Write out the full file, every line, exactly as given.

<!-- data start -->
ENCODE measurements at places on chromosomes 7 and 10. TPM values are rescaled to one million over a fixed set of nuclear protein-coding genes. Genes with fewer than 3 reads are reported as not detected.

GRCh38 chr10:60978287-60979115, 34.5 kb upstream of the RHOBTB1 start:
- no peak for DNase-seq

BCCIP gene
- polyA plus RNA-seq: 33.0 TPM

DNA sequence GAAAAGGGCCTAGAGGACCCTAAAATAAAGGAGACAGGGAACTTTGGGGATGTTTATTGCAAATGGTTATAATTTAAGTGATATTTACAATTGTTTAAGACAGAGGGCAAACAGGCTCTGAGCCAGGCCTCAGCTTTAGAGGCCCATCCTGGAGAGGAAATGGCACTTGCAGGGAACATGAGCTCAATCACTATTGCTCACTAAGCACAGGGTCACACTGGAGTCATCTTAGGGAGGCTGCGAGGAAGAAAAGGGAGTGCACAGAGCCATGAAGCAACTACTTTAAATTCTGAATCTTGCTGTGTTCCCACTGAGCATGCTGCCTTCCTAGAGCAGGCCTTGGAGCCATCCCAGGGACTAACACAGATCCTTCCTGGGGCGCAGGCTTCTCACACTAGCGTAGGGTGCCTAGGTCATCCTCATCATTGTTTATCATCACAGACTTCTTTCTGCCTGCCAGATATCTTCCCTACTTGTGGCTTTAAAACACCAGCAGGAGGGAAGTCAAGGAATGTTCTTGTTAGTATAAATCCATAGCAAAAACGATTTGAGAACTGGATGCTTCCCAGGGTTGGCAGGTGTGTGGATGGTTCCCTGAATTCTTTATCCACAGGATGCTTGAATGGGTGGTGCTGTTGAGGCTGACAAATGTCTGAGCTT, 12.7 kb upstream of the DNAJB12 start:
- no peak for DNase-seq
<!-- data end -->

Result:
ENCODE measurements at places on chromosomes 7 and 10. TPM values are rescaled to one million over a fixed set of nuclear protein-coding genes. Genes with fewer than 3 reads are reported as not detected.

GRCh38 chr10:60978287-60979115, 34.5 kb upstream of the RHOBTB1 start:
- no peak for DNase-seq

BCCIP gene
- polyA plus RNA-seq: 33.0 TPM

DNA sequence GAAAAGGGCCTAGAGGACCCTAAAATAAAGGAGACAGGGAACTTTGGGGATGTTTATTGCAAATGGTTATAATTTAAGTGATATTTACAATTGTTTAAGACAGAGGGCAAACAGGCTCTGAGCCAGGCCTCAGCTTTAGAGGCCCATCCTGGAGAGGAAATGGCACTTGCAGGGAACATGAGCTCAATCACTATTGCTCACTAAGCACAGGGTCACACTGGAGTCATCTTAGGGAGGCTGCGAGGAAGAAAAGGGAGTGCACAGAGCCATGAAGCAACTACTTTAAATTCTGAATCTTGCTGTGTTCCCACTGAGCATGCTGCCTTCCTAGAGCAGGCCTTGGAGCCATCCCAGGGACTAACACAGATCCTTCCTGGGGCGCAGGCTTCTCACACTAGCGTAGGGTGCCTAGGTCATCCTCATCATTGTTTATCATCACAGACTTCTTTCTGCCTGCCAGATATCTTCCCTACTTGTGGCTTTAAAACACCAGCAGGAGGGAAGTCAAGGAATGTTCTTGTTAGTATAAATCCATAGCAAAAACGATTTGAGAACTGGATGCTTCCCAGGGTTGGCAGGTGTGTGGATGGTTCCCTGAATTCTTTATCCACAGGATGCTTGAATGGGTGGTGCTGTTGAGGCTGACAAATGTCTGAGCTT, 12.7 kb upstream of the DNAJB12 start:
- no peak for DNase-seq